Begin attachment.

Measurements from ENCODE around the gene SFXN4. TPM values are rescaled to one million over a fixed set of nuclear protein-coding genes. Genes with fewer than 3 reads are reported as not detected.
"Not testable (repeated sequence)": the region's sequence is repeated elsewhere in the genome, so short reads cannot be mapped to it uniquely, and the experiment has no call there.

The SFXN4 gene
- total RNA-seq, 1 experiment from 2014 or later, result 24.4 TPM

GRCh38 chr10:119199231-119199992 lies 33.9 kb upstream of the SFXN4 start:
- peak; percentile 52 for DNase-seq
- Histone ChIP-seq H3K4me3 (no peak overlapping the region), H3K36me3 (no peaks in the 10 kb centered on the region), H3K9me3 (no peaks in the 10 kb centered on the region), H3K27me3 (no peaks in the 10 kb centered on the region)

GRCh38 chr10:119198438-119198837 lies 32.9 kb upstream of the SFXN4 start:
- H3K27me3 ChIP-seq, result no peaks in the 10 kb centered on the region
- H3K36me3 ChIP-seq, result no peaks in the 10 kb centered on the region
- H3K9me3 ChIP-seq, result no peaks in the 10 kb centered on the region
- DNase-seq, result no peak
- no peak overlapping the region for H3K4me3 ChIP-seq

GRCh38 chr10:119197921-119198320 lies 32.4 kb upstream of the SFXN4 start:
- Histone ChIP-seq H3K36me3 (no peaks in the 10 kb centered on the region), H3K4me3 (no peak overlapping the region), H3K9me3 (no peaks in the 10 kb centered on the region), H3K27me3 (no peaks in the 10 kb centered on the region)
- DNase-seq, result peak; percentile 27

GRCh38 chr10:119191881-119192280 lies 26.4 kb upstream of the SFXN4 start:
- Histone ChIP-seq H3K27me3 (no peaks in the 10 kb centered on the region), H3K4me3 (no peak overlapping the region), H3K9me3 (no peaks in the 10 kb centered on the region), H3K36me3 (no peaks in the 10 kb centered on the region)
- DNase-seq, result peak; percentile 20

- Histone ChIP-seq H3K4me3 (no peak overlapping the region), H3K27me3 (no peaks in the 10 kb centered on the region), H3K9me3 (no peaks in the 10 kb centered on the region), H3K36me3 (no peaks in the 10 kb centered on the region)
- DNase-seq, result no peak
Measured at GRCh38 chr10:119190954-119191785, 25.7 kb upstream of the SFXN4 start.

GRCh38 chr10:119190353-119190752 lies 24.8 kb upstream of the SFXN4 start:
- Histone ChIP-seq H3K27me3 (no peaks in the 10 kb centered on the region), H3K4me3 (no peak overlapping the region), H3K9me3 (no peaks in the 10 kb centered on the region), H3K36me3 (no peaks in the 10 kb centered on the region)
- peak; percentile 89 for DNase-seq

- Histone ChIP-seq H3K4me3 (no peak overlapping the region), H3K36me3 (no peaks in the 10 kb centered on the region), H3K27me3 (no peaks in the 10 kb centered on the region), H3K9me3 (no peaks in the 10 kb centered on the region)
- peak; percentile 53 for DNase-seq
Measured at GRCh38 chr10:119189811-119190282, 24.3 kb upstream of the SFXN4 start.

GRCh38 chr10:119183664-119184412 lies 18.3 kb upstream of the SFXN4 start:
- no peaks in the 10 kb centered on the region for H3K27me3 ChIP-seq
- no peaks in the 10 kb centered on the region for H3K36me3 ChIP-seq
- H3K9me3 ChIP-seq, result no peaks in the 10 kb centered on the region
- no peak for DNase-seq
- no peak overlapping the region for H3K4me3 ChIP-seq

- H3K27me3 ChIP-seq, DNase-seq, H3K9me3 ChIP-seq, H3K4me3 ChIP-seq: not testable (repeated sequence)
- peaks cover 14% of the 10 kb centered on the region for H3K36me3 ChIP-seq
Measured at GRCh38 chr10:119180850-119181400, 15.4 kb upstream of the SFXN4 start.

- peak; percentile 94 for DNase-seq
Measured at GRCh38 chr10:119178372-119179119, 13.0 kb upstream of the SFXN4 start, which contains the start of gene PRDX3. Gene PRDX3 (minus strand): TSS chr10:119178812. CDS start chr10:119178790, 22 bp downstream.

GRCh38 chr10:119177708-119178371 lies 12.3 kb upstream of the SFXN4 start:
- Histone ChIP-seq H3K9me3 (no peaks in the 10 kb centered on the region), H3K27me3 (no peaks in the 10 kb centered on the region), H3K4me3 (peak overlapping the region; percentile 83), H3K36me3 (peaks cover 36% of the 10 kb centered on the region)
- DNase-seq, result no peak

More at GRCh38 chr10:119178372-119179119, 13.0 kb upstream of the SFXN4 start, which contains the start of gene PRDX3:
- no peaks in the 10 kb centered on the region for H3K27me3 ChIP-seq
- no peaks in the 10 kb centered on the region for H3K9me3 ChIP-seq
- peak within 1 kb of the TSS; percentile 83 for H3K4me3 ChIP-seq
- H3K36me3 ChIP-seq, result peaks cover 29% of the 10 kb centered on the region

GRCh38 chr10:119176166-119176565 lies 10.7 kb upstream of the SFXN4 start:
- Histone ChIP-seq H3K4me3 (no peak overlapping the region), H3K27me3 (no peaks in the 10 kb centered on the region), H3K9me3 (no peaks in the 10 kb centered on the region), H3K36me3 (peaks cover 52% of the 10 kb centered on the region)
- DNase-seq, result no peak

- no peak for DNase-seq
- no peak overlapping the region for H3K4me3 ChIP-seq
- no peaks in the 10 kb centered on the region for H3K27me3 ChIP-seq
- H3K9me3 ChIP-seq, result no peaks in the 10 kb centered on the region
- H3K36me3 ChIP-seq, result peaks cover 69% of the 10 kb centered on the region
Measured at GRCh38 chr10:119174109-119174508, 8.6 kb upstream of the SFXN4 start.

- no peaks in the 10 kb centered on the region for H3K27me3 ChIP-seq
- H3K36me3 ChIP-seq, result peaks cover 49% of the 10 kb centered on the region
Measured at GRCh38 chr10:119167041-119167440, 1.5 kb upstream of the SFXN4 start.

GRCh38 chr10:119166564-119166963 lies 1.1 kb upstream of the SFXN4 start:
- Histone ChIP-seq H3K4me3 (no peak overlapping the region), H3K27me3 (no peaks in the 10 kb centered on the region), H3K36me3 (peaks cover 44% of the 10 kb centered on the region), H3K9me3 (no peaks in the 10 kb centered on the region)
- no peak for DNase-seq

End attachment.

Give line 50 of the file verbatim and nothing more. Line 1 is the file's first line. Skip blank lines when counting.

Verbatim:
- DNase-seq, result no peak